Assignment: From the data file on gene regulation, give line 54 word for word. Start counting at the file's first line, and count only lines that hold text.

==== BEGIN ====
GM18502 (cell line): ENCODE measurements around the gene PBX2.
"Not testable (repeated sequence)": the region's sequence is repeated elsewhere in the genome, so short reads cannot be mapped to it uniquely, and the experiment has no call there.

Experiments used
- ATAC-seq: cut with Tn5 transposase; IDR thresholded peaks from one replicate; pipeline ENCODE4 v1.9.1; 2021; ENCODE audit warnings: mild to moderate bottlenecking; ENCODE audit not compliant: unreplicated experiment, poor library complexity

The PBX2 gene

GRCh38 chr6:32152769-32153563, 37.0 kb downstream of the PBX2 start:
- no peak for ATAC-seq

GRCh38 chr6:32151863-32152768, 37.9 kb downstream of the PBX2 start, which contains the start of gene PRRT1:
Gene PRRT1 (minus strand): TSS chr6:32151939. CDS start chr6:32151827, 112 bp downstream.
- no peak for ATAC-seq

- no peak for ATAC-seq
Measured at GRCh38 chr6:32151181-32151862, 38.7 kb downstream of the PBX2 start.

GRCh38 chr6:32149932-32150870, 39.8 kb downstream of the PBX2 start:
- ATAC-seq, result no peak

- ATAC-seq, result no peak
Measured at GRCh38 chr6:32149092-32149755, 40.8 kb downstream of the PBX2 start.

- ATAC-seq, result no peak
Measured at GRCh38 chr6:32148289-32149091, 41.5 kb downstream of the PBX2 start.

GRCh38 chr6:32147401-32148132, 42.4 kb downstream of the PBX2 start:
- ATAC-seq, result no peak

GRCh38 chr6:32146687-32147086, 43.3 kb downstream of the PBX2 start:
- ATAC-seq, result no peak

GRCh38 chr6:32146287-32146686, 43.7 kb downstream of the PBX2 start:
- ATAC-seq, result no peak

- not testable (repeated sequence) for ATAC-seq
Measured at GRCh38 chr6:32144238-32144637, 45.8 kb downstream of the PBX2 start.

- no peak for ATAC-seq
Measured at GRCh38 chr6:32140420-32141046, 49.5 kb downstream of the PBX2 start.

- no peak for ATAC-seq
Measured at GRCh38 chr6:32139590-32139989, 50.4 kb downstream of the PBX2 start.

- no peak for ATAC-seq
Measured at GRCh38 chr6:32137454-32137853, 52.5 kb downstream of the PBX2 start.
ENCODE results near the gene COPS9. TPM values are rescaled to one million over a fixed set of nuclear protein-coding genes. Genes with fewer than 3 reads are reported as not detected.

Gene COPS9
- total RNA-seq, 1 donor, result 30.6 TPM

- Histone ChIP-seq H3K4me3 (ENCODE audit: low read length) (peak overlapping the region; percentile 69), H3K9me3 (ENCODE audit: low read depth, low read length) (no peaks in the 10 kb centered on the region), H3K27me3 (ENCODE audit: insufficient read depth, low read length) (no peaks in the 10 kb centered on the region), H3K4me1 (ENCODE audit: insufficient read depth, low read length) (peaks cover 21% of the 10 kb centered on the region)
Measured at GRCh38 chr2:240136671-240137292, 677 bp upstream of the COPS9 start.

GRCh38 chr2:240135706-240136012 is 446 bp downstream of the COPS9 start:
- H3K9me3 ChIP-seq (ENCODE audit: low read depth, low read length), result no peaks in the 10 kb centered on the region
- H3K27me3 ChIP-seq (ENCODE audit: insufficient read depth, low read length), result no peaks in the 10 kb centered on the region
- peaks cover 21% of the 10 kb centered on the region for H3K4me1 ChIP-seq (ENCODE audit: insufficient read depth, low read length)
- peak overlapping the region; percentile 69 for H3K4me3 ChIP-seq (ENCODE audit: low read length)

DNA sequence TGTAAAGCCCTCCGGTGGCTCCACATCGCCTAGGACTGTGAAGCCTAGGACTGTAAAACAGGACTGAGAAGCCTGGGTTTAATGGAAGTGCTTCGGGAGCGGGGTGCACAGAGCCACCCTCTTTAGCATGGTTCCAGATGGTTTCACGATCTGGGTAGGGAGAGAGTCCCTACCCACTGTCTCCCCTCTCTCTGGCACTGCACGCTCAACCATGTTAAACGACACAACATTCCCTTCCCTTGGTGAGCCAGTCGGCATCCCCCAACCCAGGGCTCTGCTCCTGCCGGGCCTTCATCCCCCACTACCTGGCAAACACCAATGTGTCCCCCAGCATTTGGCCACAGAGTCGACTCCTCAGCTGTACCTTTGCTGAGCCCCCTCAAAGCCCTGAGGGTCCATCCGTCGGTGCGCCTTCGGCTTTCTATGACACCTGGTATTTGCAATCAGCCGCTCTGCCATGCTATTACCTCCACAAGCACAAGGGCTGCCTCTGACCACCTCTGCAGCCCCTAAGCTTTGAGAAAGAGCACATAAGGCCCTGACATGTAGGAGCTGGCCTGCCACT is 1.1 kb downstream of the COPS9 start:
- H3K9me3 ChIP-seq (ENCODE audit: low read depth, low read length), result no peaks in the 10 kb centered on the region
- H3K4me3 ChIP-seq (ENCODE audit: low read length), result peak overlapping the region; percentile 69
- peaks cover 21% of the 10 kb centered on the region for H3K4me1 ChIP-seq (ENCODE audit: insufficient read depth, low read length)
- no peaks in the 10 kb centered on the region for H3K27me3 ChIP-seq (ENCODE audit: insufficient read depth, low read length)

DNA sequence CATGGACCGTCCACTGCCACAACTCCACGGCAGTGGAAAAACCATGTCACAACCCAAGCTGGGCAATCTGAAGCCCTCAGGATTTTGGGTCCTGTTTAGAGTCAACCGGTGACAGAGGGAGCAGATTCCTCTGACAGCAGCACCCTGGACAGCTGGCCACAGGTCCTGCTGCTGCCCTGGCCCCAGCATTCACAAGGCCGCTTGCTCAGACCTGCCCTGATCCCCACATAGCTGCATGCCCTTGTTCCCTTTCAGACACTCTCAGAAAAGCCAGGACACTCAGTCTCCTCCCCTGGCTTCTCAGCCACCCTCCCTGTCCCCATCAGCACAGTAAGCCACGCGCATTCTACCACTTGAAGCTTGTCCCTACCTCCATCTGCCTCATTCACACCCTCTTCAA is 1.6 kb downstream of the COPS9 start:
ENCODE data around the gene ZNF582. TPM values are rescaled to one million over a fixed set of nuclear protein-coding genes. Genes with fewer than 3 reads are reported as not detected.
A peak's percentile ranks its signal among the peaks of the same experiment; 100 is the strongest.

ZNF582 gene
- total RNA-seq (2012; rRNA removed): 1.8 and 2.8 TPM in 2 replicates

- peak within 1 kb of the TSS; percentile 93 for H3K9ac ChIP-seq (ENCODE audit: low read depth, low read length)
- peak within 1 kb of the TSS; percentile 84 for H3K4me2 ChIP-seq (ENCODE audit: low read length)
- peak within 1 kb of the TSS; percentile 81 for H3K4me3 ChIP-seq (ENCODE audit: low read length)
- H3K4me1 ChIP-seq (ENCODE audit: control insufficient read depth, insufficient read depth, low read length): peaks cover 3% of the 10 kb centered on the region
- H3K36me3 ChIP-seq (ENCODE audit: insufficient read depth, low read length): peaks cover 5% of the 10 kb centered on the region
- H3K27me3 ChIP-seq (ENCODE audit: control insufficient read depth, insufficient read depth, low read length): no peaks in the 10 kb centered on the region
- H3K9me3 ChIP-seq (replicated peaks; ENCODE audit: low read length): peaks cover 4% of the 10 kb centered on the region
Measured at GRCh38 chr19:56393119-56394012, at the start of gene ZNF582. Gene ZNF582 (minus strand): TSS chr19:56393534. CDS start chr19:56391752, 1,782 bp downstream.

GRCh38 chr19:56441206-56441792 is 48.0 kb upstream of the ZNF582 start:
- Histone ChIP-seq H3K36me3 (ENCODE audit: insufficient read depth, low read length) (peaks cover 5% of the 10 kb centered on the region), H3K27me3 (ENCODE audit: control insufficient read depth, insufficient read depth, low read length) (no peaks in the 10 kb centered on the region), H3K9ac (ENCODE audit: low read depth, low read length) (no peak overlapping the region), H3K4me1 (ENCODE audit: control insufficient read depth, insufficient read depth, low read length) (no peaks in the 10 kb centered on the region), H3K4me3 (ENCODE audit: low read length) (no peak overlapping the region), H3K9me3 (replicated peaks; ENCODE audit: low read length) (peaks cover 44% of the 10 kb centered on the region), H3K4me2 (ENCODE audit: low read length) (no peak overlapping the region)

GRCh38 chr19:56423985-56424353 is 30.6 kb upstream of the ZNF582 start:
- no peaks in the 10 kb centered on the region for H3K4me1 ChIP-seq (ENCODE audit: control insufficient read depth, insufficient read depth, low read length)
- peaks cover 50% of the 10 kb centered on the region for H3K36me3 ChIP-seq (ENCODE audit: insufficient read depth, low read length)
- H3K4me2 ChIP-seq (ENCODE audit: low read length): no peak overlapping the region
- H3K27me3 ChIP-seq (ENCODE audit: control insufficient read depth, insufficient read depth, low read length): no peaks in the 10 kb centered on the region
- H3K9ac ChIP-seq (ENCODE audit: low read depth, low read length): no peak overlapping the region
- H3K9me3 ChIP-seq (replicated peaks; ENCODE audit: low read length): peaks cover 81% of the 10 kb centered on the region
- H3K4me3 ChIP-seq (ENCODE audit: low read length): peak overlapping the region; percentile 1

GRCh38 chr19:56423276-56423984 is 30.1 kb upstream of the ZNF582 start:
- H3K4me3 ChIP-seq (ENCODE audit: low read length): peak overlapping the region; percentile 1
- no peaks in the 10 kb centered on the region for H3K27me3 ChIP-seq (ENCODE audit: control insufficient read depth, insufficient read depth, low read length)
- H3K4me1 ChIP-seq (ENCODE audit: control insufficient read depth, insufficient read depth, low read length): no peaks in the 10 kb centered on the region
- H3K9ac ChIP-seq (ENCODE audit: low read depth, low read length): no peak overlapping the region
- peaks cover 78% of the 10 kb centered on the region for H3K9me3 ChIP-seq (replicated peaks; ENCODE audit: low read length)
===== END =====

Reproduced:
- peak within 1 kb of the TSS; percentile 84 for H3K4me2 ChIP-seq (ENCODE audit: low read length)